(16e) Computational Investigation of Solvent Effects On the Hydrolysis of Ether Linkages

Fleming, K., University of Washington
Pfaendtner, J., University of Washington

Computational Investigation of Solvent Effects on the Hydrolysis of Ether Linkages


Kelly Fleming, Jim Pfaendtner

Department of Chemical Engineering, University of Washington

Seattle, Washington, 98105, USA


            Cellulosic biomass components are bonded by ether linkages that must be broken in the first steps of preparing them for fermentation or catalytic upgrading. Environmentally benign routes for biomass processing usually involves enzymatic hydrolysis of the ether bonds. The solvent, reaction conditions, substrate form, and the catalyst or enzyme used influence the efficiency that the ether linkage is hydrolyzed.1,2 We seek to gain molecular level insights into the specific role of the solvent on biomass degradation rates. Gaining such understanding will enable new rational design strategies as we continue to seek to make biofuels competitive with conventional energy sources.

            Dimethyl ether (DME) is the simplest form of an ether linkage between two alkyl groups. To model the reaction mechanism of ether hydrolysis, density functional theory (DFT) calculations were done on DME with and without an acid catalyst in water using Gaussian 09. The mechanisms between the catalyzed and uncatalyzed hydrolysis reactions were qualitatively and quantitatively quite different. The uncatalyzed reaction is a single step, where the catalyzed one is a double displacement reaction. As expected, the energy barrier for the uncatalyzed reaction was larger by a factor of about three. The systems were modeled with a range of implicit solvent models to relate the energy barriers to the solvent properties. We observed that using implicit solvents with the features of organic acids lowers the activation energy significantly. The system was then modeled with ab initio molecular dynamics (QM/MM) using CPMD and metadynamics. The quantum region in the CPMD calculation was the same geometry as the DME reaction modeled in Gaussian, and the molecular mechanics region being the ionic liquid solvents with water and ionic liquid systems.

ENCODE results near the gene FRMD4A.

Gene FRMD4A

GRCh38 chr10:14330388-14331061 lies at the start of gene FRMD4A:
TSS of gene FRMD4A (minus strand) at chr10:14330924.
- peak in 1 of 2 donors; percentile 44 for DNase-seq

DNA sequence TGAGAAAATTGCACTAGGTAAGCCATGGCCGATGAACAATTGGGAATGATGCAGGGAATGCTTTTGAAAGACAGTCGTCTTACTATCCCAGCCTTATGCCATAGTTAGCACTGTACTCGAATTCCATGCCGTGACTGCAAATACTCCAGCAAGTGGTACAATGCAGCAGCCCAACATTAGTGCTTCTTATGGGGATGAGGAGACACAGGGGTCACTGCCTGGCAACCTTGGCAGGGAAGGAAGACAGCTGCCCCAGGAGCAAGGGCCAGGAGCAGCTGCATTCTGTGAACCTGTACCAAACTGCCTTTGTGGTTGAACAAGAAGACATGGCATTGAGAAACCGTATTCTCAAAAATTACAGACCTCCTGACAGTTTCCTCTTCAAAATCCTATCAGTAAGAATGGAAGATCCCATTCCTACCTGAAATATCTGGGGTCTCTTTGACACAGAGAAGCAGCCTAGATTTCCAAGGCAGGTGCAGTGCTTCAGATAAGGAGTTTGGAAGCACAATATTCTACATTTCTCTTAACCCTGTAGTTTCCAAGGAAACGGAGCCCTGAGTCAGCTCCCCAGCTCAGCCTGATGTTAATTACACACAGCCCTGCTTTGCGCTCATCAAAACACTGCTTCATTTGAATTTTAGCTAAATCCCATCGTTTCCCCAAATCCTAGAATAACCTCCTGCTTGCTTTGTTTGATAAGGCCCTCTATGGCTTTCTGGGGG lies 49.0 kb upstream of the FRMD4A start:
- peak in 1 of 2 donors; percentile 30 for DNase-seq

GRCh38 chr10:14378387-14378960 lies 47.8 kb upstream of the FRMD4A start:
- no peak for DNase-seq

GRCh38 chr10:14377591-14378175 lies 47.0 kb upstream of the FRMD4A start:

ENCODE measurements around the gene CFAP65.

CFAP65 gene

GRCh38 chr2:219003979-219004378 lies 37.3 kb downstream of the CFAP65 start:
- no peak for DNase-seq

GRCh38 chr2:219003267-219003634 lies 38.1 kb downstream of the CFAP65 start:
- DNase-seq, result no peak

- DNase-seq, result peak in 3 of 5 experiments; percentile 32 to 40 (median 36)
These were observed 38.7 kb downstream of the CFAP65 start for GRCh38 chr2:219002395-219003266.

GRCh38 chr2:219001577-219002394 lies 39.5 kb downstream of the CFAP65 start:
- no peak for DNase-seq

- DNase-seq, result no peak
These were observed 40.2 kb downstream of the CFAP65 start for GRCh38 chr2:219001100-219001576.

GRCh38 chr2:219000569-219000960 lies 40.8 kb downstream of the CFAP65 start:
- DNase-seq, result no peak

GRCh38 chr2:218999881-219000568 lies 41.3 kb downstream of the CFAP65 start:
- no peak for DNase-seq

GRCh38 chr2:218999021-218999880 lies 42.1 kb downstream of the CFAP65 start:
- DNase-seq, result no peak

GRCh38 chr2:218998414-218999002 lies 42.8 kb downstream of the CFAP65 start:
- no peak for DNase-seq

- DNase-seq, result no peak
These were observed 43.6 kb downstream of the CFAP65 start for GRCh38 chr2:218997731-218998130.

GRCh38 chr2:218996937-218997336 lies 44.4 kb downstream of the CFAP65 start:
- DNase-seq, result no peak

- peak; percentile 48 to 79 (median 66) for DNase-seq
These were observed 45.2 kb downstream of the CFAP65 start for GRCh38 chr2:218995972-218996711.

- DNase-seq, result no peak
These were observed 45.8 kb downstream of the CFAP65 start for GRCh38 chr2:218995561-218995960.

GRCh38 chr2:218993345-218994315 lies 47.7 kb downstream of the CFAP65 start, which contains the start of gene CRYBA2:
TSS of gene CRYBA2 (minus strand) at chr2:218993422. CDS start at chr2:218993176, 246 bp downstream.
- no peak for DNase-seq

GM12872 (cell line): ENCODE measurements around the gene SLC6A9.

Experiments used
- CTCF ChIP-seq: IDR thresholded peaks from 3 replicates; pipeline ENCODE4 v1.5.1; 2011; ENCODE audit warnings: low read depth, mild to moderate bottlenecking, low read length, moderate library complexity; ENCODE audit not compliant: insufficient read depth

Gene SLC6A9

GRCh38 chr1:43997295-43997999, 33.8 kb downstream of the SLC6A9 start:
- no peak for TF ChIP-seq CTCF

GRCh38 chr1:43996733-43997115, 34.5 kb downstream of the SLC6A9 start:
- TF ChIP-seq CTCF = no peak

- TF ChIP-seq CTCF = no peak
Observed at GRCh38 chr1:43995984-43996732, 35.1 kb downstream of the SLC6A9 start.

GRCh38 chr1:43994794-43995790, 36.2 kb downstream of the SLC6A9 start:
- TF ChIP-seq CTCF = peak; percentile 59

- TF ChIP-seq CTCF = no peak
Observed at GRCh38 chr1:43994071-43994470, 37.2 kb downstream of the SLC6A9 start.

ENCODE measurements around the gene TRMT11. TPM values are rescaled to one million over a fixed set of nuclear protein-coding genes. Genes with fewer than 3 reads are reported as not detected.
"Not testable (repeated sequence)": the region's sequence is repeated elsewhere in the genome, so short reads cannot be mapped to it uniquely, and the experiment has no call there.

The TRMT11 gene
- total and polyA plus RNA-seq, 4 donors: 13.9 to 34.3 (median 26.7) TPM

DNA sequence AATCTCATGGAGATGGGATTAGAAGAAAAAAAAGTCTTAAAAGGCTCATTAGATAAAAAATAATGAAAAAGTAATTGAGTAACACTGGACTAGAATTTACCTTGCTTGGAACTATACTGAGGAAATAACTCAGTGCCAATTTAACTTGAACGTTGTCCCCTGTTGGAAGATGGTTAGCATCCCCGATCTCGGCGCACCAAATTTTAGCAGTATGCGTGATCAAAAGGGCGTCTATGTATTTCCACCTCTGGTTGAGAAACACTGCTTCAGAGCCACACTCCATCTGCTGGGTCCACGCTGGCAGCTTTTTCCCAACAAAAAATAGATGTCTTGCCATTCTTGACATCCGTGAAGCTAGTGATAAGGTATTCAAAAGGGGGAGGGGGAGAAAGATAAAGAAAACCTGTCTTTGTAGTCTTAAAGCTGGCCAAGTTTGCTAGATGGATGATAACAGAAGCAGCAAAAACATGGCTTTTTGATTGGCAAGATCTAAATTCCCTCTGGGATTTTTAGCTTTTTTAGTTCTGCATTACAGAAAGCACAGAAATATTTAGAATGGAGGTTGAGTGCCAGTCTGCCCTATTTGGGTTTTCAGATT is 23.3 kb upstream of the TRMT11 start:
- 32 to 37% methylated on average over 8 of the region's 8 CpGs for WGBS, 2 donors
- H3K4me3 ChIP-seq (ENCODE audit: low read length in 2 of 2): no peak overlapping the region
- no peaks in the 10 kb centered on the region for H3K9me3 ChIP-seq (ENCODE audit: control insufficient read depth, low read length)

The system was expanded and modeled with a pyranose dimer, to include the presence of ring strain and more closely model structural features found in cellulose and hemicellulose. The pyranose dimer was modeled with an acid catalyst in water and in dilute acid solvents using DFT. The acid solvents showed a decrease in the energy barrier and a direct correlation between bond distances in the transition states and the dielectric constant of the solvent. The pyranose dimer was then modeled in ionic liquid solvents using CPMD and the geometric features were compared to those in water.

            (1)      Liang, X.; Montoya, A.; Haynes, B. S. J. Phys. Chem. B 2011, 115, 8199.

            (2)      Huber, G. W.; Iborra, S.; Corma, A. Chem. Rev. 2006, 106, 4044.